News update, 23 March 2012

23rd Mar 2012

Well, as per usual, I’ve been rather poor at keeping a regular update on my site here but, I’m happy to say, it’s because there has been an incredible whirlwind of activity going on here in NYC over the last couple of months!

Not too long after my last update, I left my internship at Yessian to properly start getting stuck into the music scene here in NYC. Don’t get me wrong: I was terrified to be leaving such a great group of people. And the parting of ways was certainly friendly! It was an amazing place to be, first moving down to NYC from Boston, and my learning experience there was invaluable. The advertising world, even where music is concerned, is a hard-hitting and competitive one. Every day you had to be on the edge of seat, ready to put your all into the task at hand, because getting a hold of that client and a job, is the name of the game. I’m someone who is versatile in a range of situations but, in honesty, there was an element where I didn’t quite feel ready to settle into that world, so that was a part of the reason why I decided to really throw myself into the deep end and become a full-time (freelance) musician and writer.

Was I fearful that everything would come tumbling down, that my NYC experience would end quickly because I would, ultimately, be struggling? Yes. A lot. For the first couple of weeks of being “free”, I was stressing and gearing myself up for a few months of nothing before I would give up and leave.
The thing is, the situation actually woke me up: I was FREE, damn it! This was a good thing, not a bad thing! No more institution (of any kind), no more worrying about schedules set by other people… It was time to go out and have fun, see people, not network but just re-kindle the love and appreciation of friendships and, ultimately, have fun making music.

Since then, the past 2 months have been the best times I’ve had so far here in NYC, because the music has been much more and I can count a number of people who I respect musically and as friends. Here they are, this is what I’ve been up:

Emily Wolf has been making more strides on the NYC scene, with a gig at least once a month at Caffe Vivaldi in the West Village, LIC Bar in Long Island City and we also have an up-coming gig next month at Triad in the Upper West Side. The musicians in this band are all great people, incredible musicians (many from NEC) and just wonderful to hang with!

The Rodrigo Bonelli Group has had a spate of gigs this month (almost one every week), at the Sugar Bar in the Upper West Side, Shrine in Harlem and Somethin’ Jazz Club in Midtown East. Every gig just gets better and better, the high-octane Brazilian Jazz is true work-out to play and exciting to listen to.

I’m keeping the ball rolling as much as possible with Human Equivalent NYC, booking the group for a gig at least once a month at various venues, from LIC Bar, Shrine and venues in the Lower East Side (where the indie and rock bands settle themselves). We’ve been picking up some great press from local listeners (check out Eric Hathaway’s blog for a recent review). The band has gone through various re-arrangements musician-wise, but I’m digging the current line-up, looking to nurture the sound more!

I’ve also had the pleasure of re-connecting with my friend and musical collaborator Noah MacNeil. He moved down to NYC at the beginning of the year and, through some turn-of-events, we have had a couple of gigs performing as the Leah Gough-Cooper:Noah MacNeil Duo, at a truly wonderful restaurant in Queens, La Flor Bakery & Cafe, where we perform three sets of straight-ahead jazz and originals! They’ve invited us back for another Monday night session, so it’s looking to become a regular weekly slot for us: a free meal and small fee are a great deal, as well as the fact that the owners of this Mexican Fusion restaurant are amazingly generous and appreciative!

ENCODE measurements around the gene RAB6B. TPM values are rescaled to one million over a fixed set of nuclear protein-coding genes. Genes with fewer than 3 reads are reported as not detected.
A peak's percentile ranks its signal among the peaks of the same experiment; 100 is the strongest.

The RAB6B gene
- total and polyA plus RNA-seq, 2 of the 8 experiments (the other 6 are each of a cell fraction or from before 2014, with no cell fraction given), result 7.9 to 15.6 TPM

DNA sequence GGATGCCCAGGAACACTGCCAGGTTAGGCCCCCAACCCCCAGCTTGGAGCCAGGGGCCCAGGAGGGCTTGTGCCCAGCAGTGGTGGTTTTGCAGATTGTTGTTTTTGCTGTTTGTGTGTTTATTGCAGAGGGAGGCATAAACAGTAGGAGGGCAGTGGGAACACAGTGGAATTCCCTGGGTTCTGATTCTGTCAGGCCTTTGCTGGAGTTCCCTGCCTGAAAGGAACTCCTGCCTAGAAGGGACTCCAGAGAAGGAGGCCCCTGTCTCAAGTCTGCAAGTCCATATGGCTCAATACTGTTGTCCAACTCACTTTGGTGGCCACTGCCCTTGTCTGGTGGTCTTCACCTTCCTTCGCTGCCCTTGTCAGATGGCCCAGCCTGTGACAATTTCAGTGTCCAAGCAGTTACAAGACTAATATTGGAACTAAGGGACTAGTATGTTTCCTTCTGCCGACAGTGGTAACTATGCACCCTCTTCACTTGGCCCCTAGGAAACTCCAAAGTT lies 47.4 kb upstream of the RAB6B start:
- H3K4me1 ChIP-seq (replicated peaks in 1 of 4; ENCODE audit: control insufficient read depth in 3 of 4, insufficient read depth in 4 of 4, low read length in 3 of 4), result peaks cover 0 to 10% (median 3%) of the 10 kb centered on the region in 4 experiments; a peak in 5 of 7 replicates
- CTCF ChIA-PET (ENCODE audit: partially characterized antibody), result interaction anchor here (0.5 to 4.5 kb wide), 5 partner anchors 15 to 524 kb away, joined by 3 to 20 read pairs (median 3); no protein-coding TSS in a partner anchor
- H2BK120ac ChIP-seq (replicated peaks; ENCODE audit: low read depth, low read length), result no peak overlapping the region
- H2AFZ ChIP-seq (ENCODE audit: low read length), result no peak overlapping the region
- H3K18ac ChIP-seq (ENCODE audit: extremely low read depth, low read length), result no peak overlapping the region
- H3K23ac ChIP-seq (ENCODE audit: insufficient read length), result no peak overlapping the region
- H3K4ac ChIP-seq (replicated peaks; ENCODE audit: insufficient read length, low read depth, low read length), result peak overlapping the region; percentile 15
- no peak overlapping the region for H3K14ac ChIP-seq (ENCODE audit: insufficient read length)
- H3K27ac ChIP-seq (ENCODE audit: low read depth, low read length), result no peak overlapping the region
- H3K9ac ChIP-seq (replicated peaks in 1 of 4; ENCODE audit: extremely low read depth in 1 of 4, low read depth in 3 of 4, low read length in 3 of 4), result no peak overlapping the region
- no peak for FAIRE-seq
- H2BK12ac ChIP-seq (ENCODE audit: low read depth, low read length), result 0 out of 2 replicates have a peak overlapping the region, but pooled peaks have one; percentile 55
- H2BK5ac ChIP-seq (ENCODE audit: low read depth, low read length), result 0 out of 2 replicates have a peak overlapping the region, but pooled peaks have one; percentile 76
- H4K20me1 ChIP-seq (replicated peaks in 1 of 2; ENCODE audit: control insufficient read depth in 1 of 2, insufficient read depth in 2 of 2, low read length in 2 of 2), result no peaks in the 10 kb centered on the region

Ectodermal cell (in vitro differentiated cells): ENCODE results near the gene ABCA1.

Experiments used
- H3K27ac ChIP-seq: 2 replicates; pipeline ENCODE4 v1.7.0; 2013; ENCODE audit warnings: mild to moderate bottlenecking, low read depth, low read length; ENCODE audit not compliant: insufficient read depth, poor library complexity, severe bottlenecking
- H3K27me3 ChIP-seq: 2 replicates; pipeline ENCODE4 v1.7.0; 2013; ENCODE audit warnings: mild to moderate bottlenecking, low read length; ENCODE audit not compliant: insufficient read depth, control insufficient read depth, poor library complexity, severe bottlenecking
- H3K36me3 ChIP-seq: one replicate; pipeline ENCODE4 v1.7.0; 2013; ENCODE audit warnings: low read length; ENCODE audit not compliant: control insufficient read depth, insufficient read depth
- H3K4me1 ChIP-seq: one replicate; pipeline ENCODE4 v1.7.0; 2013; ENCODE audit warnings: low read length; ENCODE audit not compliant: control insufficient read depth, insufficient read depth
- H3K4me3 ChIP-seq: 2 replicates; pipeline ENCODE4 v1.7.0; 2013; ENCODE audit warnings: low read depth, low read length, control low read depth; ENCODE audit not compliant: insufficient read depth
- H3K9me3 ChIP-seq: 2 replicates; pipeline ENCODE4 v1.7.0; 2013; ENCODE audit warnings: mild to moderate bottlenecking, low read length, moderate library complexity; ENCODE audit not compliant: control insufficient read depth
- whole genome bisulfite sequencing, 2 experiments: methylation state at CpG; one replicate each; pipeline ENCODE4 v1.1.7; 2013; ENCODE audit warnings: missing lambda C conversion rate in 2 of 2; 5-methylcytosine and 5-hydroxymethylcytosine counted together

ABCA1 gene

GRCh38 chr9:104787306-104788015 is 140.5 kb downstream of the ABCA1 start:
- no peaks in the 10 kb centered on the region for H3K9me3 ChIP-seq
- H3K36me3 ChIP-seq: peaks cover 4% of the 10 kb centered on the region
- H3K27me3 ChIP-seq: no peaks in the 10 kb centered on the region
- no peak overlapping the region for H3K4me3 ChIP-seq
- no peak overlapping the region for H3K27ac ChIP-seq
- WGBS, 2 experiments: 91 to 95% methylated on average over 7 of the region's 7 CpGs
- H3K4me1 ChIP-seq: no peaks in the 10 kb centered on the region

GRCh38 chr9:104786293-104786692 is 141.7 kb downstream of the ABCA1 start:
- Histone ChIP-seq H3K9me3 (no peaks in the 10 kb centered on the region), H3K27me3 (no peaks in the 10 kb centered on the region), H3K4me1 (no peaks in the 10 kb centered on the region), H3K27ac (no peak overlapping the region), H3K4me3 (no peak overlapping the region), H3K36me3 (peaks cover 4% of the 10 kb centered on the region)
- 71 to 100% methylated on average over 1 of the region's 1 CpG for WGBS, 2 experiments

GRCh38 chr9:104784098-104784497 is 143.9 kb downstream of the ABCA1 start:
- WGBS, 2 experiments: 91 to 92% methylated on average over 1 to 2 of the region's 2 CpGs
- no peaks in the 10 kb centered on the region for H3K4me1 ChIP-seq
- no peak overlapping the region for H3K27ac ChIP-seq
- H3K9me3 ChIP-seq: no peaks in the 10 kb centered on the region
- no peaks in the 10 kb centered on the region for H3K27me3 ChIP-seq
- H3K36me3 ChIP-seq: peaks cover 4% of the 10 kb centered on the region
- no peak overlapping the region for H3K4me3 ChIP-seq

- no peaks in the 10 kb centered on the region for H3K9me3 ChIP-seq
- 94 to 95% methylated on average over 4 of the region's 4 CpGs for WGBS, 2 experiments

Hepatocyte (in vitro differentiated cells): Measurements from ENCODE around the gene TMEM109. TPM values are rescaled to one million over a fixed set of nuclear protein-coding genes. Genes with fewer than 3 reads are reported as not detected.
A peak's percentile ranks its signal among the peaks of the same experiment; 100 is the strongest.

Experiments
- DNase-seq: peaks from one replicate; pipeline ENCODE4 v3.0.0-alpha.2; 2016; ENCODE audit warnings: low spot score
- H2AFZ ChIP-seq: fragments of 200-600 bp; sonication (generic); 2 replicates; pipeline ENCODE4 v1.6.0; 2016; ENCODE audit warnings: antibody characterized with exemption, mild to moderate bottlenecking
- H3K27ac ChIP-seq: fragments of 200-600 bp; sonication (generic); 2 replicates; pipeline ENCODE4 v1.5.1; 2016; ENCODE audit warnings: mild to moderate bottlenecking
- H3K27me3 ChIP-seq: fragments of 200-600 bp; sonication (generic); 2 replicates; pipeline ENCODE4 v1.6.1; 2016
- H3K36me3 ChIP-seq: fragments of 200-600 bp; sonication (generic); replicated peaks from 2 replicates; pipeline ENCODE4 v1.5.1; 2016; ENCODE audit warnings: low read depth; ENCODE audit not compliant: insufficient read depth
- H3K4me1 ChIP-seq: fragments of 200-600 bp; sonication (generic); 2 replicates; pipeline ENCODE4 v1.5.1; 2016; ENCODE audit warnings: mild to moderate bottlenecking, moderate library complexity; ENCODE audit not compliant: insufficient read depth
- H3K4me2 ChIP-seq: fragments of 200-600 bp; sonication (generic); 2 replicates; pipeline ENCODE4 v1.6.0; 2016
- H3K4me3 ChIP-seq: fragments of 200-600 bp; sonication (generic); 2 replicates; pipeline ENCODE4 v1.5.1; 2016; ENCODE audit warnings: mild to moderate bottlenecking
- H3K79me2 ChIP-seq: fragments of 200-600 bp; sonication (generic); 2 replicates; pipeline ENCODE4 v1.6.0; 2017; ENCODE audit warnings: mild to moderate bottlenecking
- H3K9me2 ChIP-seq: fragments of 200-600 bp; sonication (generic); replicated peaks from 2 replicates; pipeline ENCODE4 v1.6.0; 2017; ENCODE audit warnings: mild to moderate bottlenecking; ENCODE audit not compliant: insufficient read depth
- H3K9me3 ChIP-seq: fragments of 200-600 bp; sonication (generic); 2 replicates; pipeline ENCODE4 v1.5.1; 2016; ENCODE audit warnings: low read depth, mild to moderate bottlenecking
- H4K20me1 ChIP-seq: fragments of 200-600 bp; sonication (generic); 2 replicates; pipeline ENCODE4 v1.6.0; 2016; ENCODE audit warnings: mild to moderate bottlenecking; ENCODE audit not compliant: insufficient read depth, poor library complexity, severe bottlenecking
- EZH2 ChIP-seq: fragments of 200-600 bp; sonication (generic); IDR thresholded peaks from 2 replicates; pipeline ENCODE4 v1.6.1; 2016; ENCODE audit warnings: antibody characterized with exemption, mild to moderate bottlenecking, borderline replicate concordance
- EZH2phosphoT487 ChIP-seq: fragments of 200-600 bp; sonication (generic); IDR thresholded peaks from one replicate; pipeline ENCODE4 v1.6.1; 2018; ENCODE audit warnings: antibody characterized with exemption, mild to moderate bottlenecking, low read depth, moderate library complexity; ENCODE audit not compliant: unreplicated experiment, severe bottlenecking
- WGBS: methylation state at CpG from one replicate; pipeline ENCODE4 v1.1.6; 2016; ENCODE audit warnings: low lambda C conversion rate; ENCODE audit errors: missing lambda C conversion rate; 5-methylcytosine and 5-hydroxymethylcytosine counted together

As well as all the regular bands I perform with, I continue to perform with pop vocalist Meagan Hickman when she rolls into NYC from Chicago and also recently performed with another, Hannah Sumner, at Brooklyn’s Resort World Casino (which was both at once the most amazingly cool and odd experience I’ve had since moving here!). I also head up to Boston twice a month to play in-house with guitarist and singer George Woods, at 6B Lounge, Sunday nights from 8pm, which is a great excuse to see old friends often as well as having a great music-making time!

And last, but certainly not least, during most days I’ve had the most amazing pleasure to work with a great friend and musician, Rich Chwastiak (aka. DJ The WIG), who has been my travel companion into the world of Electronic and Dance music. In all, I’ve garnered a writing and production role alongside him (under the moniker of PANOOC) and we’ve been accumulating a range of dance tracks for both of us to use in performance, separately and together, and also to share with the community out there. We recently remixed a song by Boston-based group Bad Rabbits (‘Can’t Back Down’), which has been getting a healthy amount of hype from social media sites such as Secret Boston, as well as NYC’s music promoters Scotch & Murder Music and Tennessee’s 128 and Up. We’ve produced another three tracks thus far, hoping to have two more completed in time for April. It’s a great experience working with Rich, and one that I hope will continue for many more months to come!

Diverse or what? I’ve been having a blast working with all these great people and have been lucky enough to get a healthy amount of gigs recently (i.e. almost one every night!) and, although you will walk away from one gig or another with little more than tips, it’s always a good feeling to be creating music, having fun and doing exactly what you love!

So, ’til next time, enjoy the Spring!

CD Review ‘Future Pop’ – The List, March 2010

04th Apr 2010

Leah Gough-Cooper’s Human Equivalent – Future Pop